Nowadays, Andrade shifts between video art, painting, and drawing. On paper and canvas (and paper napkins), there are figures, abstractions, and abstract figures; cityscapes, graffiti-esque characters, and compendiums of ballpoint pen. On the screen, Laura Dern vehemently yells shut up in looped fragments; a space shuttle lifts off, then splices into a guy on a tricycle; a close-up of television snow shimmers while wailing guitars scream in the background. For Andrade, art is a place of presence and meditation, a realm of tangibility and rule-bending/shattering. Numerous institutions have traveled there with Andrade: the Memorial Art Gallery in Rochester, New York; Morrison Gallery in Kent, Connecticut; and the Art Basel festival in Miami, Florida have all showcased his work.
Art is also a method of inquiry, an avenue into Andrade's strong yet obscure family heritage. His mother grew up in communist Czechoslovakia, where people had to hide who they were in order to preserve their livelihood. She moved out of her mother's house and in with a friend, then worked in a chocolate factory in order to save money for a visa to America—she made it in 1968. Andrade's father was born in Portugal and came to the U.S. a decade earlier. There were shadowed stories—Andrade's grandmother traded moonshine for household labor after her husband Peter passed away. The Czech government threatened to keep Andrade and his brother during a planned trip to visit their grandmother when the boys were 3 and 5, a visit that never happened. His mother tells him he is like her father, who played the fiddle, fixed everything, and was affectionately known as "Papa" at the motorcycle factory he worked in. These vignettes have floated around Andrade since he was a boy, but he can't quite grasp the full story. Andrade's Instagram handle, xelaandrade, is a nod to the early years he spent with his brother when they were left home alone—the door was locked, and they weren't to let anyone in.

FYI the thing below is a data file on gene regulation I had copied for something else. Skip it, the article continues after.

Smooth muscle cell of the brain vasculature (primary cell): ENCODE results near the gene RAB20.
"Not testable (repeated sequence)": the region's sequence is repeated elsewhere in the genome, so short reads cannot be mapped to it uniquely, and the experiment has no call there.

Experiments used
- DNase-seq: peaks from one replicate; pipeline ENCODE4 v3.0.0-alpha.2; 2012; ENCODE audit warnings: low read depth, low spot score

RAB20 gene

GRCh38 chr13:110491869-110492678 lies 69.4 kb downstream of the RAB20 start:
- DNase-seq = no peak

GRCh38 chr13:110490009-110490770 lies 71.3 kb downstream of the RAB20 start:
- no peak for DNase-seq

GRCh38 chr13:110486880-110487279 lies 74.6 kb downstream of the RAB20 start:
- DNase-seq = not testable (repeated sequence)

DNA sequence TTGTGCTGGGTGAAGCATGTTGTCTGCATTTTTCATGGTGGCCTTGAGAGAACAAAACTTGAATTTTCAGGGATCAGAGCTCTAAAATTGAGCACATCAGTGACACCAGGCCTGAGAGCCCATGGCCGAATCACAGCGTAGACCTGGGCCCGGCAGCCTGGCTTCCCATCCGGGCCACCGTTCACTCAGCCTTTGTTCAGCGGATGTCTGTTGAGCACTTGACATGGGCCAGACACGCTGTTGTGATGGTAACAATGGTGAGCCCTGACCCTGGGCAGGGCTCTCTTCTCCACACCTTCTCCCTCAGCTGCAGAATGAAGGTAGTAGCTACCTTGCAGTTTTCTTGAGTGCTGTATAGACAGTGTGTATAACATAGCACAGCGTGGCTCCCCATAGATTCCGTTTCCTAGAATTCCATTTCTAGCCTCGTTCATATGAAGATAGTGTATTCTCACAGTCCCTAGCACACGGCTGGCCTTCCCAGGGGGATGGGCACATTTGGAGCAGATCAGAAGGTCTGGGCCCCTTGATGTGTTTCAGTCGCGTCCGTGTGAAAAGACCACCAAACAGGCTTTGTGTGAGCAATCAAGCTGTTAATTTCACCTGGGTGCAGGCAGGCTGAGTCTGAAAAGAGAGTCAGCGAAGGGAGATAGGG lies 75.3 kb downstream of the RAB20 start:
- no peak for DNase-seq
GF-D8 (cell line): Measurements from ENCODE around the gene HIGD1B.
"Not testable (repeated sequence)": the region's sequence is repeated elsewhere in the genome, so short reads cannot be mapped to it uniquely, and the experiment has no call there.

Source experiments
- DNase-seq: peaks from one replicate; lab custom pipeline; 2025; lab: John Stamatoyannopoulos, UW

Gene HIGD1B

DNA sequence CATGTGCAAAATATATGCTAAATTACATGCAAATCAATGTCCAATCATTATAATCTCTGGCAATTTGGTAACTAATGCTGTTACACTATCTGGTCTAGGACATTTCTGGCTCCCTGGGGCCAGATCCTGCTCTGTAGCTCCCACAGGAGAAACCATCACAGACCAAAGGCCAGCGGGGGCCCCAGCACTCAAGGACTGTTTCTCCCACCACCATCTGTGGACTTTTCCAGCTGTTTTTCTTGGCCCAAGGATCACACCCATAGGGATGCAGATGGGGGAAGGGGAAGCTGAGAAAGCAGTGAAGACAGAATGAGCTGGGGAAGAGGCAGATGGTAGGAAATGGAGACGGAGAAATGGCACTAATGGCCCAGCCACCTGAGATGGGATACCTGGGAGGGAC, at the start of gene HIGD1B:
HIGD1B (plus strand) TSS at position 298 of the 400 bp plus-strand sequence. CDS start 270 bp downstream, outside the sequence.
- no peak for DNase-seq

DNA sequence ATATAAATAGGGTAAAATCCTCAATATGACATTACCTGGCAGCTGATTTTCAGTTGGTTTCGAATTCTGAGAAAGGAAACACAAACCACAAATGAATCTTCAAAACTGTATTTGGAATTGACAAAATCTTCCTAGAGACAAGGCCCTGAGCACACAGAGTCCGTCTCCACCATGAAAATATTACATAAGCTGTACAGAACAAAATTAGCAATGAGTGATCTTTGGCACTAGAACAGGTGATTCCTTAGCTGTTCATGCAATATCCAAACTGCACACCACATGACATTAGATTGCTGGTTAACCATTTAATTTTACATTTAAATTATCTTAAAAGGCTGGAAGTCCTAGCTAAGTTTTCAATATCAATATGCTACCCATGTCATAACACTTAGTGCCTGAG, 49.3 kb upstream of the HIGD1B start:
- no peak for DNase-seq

There are many other people dwelling inside Andrade's art—the groundbreaking painters Paul Cézanne, Carrol Dunham, Clifford Stills, and Francis Bacon; Nam June Paik, the founder of video art; Professors Witkin and Gold from Syracuse, who encouraged Andrade and helped him grow a thick skin; and his many friends and fellow artists: Jason Mombert, a fellow Syracuse undergrad who was holding a camera the first time he and Andrade met. Patrick Burke, who inspired Andrade to create napkin art and mixed media work, and Carl Eckoff, with his incredible eye for line.
This is where art is leading Andrade—to community, to connection, to collaboration. He wants to show others that struggle equals character. That it's okay to be different. That there is more than one way to accomplish something, to make art. That there are, in fact, infinite ways to make art, that there are ways out of the abyss of drugs, depression, of addiction. Recently emerged from the abyss himself, Andrade is focusing his efforts on working with learning disabled youth in the context of the arts and community-building.